Pricing with MRP is fully transparent, resulting in market efficiency and a drive toward the lowest viable prices, while also limiting risky speculation through being forced to place bids at prices that are unreasonably low, as happens with auction programs. Competition between sellers for the available contracts maintains the lowest viable pricing while reducing project failure risk when compared to an auction mechanism, as generators are not trying to win a bid, and are far less likely to contract at a price that is too low for the project to be built.
MRP offers visibility and control over program costs. Procurement planning limits the amount of energy/capacity contracted at the offered price, so policymakers are able to control the rate of uptake, the maximum price paid for energy, and total expenditures for purchased energy.
To implement MRP, program designers must first determine tranches for assessing market response, the magnitude of price adjustments (up and down), and the length of the waiting periods to gauge market response before the price is adjusted.
Example: A FIT using MRP will allow the first 7.5 MW of capacity to contract at a starting fixed price. If the first 7.5 MW tranche fills quickly with projects, then the price paid for the following 7.5 MW tranche is reduced by a predetermined adjustment. If, on the other hand, the first 7.5 MW of available capacity is not procured within the planned timeframe, then the fixed price adjusts upward by a predetermined increment after a set period of time for the subsequent tranche.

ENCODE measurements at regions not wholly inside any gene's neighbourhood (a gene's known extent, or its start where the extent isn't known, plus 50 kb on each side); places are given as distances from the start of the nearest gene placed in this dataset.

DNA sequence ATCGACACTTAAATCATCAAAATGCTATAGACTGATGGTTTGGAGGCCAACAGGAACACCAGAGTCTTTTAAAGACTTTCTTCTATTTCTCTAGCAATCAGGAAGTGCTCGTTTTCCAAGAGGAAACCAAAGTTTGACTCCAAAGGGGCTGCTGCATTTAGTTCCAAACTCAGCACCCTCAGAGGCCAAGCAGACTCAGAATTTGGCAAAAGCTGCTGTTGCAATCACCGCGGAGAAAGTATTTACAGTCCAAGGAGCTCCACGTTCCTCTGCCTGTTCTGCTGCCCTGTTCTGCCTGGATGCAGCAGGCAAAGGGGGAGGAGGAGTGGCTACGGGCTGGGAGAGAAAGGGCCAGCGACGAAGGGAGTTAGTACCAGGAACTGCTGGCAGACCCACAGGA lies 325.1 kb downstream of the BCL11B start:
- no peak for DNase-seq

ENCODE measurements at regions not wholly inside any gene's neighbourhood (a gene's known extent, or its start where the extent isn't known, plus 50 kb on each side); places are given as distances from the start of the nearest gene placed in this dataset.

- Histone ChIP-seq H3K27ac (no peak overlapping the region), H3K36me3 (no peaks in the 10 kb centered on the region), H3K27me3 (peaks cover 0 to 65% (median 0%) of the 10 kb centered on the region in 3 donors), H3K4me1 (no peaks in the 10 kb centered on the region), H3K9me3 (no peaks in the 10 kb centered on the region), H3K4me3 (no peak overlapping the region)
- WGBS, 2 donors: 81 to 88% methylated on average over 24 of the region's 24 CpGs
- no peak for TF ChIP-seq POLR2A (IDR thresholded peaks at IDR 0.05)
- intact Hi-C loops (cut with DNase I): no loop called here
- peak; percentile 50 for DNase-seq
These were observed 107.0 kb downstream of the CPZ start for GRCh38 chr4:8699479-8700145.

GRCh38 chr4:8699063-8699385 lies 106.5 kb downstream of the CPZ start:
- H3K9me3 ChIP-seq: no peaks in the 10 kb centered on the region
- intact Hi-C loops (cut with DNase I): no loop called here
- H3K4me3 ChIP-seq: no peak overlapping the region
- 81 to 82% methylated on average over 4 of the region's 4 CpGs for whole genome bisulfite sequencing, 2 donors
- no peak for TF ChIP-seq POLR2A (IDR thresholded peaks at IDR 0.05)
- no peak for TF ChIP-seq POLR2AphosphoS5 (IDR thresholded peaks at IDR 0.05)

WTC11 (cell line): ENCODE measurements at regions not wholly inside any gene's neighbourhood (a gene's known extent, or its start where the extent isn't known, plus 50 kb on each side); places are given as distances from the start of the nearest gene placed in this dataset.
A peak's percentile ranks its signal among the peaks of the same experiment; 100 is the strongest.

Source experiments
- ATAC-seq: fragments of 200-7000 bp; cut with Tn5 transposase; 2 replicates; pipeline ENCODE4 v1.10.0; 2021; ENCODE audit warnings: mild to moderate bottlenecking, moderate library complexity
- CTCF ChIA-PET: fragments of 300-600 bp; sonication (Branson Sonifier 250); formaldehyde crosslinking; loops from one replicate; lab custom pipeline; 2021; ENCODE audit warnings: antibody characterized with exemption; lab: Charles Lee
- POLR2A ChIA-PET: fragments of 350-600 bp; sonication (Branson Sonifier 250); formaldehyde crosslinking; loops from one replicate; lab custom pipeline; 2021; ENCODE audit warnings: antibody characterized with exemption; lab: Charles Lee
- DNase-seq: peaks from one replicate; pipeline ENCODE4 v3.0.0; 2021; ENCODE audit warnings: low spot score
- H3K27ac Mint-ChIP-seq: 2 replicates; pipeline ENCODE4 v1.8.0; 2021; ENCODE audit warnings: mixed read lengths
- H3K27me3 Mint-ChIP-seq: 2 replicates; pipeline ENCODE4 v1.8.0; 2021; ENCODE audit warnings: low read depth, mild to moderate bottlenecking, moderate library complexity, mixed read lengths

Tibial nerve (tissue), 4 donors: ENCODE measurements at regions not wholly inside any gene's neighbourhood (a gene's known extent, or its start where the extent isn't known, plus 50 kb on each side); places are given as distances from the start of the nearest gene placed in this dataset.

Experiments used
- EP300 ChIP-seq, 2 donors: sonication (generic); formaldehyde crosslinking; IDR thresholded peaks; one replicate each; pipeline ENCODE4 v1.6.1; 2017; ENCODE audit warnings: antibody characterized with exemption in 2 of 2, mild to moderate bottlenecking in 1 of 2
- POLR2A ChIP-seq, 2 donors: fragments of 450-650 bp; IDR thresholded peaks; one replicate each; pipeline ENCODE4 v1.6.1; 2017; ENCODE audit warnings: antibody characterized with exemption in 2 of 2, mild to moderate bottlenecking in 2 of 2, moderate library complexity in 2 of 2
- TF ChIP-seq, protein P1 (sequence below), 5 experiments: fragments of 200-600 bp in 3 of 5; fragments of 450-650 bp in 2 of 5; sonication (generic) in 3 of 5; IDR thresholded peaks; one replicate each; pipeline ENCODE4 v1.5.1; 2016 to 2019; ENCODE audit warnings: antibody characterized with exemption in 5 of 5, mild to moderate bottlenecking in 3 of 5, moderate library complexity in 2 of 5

The MRP mechanism continues to apply through the lifetime of the FIT, which means that only the initial fixed price is determined in another manner. The use of MRP limits the risk associated with a starting price that might not be optimal, and deliberations over the starting price can be minimized — further reducing administrative burden.
The LSE should be aware that a small program will have proportionately fewer participants, which means fewer data points and limited opportunity for market response. A smaller program also needs time to garner market interest and establish a record of successful contracting and development.
Pricing adjustments should be made quarterly when new FIT program capacity is allocated. Adjustments of ±0.25¢ are large enough to ensure program pricing is market responsive, while not so large that wild swings in pricing will create an unstable and ineffective program. However, this MRP design includes a price decrease of 0.5¢ if the LSE receives valid applications totaling more than 11.25 MW for any given tranche, which is 150% of the desired 7.5 MW quarterly capacity. This will minimize risk for the LSE by ensuring a larger price drop if the market shows very strong ability to deliver local renewable energy capacity at a set price.
These guidelines detail an example of an MRP mechanism for an LSE’s FIT program:
Downward price adjustment